Small businesses rely on holiday shopping dollars

Small Towns

By Eric Galatas, Public News Service - Nebraska

The holiday season is just around the corner, and small businesses across Nebraska are stocking up and making the case that shopping locally pays important dividends for communities.

Anna Pratt, Women's Business Center director at the Center for Rural Affairs, says small businesses have a hard time competing with big box stores and chains when it comes to advertising holiday sales on TV, or even stuffing your mailbox with circulars.

"But the extra effort that it takes to find the small businesses, I think, is paid out in the end when you get to develop a relationship with the owner and come away with some really great gifts, or decorations, or whatever you're looking for during the holiday season," she states.

Nebraska's 172,000 small businesses make up almost 99% of the state's businesses, and support jobs for nearly half of Nebraska's workers.

According to 2018 data, 11,000 new jobs were created by small businesses.

Pratt notes that growth has been slow but steady over the past decade, and to maintain that, smaller outlets need the support of community shoppers, even if the allure of low prices at big box stores can be tempting.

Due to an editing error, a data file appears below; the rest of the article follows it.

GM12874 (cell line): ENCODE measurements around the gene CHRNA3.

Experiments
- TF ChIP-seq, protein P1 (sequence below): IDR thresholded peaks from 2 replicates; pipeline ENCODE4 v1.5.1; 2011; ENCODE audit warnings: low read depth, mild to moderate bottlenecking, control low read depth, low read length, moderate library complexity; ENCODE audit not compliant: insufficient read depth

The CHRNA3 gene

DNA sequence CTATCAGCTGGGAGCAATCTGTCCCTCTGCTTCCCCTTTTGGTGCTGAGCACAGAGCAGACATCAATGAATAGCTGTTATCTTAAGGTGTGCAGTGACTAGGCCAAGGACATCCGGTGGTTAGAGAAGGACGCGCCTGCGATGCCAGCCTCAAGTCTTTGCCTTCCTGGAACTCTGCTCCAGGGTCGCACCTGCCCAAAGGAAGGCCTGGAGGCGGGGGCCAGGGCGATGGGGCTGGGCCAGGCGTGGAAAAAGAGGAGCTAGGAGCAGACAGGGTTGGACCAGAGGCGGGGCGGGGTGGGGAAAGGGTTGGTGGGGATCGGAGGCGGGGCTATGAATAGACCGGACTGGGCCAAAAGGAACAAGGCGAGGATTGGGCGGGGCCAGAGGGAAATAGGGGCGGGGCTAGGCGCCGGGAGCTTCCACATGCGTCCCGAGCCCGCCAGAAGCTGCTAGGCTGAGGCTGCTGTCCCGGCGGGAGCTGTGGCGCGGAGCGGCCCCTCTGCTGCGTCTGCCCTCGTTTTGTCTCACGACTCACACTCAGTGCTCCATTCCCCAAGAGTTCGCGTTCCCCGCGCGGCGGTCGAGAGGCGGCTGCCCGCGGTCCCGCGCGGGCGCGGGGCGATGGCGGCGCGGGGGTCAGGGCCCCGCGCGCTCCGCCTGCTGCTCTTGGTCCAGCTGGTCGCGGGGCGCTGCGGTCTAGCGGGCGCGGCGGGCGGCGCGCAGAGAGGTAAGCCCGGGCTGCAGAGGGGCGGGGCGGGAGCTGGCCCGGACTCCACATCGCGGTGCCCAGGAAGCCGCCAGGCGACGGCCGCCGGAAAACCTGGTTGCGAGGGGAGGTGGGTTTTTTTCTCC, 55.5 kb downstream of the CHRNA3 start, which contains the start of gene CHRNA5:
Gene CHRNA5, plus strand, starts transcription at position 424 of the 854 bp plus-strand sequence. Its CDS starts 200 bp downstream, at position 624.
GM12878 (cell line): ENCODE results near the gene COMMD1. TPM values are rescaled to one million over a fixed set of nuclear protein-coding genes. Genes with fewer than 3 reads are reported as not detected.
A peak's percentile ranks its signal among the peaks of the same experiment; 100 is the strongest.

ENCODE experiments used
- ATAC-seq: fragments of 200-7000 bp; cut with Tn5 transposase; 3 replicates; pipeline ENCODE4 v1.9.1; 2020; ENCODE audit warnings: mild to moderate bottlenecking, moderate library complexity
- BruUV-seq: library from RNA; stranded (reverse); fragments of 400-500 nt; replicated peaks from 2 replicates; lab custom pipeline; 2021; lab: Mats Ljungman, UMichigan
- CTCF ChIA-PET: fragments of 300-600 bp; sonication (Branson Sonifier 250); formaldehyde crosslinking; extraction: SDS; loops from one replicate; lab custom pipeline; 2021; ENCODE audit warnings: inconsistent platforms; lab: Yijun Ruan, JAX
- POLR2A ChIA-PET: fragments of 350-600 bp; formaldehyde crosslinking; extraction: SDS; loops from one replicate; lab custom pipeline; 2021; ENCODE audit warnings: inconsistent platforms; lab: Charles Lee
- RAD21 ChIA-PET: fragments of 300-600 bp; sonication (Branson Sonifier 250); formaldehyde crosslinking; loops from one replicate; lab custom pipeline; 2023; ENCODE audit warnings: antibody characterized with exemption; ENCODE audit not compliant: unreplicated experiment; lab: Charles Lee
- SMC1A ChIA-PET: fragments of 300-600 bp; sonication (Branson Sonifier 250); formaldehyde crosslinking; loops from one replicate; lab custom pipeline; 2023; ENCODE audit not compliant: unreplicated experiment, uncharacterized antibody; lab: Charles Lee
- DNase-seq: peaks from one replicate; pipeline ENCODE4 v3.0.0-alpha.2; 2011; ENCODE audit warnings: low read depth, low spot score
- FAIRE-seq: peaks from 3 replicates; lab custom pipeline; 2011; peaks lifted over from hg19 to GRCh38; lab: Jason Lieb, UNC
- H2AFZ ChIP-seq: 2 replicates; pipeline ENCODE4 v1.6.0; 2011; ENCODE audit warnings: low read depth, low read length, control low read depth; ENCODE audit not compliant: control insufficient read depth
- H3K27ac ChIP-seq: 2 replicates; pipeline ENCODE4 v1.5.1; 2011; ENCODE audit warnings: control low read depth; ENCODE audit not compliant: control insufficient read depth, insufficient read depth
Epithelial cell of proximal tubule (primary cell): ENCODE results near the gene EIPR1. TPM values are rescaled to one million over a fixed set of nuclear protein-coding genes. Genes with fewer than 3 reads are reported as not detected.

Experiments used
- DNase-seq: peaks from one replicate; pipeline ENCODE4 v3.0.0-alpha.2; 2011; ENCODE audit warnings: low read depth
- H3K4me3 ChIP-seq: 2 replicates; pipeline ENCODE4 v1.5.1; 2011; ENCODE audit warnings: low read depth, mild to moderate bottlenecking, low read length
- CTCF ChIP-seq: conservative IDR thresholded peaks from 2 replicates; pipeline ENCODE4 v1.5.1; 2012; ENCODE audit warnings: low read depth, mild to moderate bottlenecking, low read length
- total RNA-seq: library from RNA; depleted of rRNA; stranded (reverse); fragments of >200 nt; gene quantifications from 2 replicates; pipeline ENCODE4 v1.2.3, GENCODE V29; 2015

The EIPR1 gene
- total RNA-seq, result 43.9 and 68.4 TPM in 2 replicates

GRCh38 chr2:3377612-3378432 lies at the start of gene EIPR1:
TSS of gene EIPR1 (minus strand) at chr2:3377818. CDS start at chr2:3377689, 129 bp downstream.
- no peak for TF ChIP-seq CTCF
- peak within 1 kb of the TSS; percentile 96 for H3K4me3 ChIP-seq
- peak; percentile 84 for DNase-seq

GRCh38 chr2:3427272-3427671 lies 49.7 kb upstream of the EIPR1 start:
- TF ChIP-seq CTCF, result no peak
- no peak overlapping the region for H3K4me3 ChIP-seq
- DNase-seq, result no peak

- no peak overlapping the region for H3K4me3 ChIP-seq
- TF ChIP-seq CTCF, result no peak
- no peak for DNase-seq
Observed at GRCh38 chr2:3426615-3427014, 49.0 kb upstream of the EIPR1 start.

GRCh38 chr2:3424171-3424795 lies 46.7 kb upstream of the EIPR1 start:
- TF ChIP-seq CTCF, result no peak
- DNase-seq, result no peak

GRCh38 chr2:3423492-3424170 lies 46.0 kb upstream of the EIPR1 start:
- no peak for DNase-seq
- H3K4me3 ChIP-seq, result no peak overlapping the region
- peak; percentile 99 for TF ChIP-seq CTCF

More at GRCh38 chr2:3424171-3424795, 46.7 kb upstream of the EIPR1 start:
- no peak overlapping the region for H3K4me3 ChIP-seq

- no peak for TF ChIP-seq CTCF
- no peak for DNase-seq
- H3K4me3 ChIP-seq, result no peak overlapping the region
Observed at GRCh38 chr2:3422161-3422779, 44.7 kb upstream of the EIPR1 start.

Leon Milobar, Nebraska district director of the U.S. Small Business Administration, says locally owned banks, hardware stores, restaurants and retail outlets have deep ties to their communities.

He points to this year's flooding crisis, when Nebraska's small business community played a vital role providing disaster relief.

Milobar adds that you'll look long and hard to find chain stores supporting local baseball and soccer teams.

"Our smaller businesses have more of an allegiance to our community, rather than some of these larger corporations that have no ties to the community at all," he states.

Retail trade makes up roughly 40% of Nebraska's small businesses, which tend to move from operating in the red into positive earning territory on the now notorious "Black Friday."

Milobar says Americans appreciate the time and attention they get at small businesses, and points to the growing success of Small Business Saturday.

Last year 140 million shoppers spent more than $17 billion at community outlets.